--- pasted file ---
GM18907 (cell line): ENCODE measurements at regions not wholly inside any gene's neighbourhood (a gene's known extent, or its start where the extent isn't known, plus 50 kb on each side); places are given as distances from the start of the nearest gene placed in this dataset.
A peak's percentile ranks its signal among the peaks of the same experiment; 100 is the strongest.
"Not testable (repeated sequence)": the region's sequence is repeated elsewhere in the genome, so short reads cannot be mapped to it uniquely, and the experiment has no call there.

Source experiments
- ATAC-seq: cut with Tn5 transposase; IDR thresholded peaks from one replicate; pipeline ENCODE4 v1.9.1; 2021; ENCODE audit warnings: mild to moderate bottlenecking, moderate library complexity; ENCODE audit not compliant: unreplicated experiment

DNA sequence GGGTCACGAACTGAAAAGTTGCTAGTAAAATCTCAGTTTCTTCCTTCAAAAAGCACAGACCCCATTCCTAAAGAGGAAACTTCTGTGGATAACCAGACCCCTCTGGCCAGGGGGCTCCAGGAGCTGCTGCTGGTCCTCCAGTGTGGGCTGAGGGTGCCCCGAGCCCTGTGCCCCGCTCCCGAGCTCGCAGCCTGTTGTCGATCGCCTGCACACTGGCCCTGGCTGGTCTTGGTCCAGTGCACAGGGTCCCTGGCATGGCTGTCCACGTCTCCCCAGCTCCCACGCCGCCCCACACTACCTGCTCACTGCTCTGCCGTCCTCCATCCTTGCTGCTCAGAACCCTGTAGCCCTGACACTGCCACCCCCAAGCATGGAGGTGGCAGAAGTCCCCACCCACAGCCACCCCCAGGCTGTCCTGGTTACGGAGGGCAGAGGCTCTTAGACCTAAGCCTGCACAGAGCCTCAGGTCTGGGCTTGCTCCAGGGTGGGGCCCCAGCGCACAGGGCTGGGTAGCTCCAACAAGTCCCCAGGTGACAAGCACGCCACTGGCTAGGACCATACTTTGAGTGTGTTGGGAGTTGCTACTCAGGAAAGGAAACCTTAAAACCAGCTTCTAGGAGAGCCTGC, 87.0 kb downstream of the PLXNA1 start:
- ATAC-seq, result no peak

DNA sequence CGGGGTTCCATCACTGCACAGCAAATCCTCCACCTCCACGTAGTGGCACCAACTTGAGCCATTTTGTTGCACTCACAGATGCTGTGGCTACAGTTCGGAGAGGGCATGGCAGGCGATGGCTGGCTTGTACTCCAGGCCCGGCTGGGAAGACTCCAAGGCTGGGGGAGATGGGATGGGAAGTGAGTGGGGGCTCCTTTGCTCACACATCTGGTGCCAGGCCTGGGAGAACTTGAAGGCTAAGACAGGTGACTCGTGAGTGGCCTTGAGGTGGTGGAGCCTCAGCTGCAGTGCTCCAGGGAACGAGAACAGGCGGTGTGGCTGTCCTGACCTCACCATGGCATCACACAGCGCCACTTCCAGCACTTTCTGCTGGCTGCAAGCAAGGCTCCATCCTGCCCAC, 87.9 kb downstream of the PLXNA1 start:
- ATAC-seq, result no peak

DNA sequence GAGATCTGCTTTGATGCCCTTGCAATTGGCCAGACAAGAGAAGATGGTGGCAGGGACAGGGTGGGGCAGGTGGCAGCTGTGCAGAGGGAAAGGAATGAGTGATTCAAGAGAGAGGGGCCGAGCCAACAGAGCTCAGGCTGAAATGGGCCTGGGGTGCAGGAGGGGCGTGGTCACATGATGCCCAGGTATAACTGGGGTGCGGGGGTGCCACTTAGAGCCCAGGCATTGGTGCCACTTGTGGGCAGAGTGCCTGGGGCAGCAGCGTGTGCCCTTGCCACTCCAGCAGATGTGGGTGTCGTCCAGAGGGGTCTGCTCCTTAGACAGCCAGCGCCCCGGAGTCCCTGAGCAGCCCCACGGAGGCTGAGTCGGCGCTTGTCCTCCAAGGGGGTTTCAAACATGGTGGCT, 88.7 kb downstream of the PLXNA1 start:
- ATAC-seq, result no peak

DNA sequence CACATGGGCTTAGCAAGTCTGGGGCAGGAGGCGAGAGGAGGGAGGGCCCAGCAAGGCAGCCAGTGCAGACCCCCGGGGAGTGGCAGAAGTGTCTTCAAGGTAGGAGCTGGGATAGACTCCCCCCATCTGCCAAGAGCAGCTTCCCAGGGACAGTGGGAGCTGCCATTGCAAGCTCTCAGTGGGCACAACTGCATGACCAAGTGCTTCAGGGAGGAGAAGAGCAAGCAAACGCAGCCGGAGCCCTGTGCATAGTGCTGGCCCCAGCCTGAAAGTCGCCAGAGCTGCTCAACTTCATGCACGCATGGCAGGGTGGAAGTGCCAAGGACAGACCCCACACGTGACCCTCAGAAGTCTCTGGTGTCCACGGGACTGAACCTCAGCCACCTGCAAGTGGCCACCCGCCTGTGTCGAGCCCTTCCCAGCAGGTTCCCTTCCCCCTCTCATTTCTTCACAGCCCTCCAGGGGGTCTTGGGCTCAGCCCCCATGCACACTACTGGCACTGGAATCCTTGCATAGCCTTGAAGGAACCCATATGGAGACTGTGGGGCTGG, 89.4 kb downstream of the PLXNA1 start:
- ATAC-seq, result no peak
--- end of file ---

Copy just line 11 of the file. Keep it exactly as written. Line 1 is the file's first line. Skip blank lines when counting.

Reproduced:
- ATAC-seq, result no peak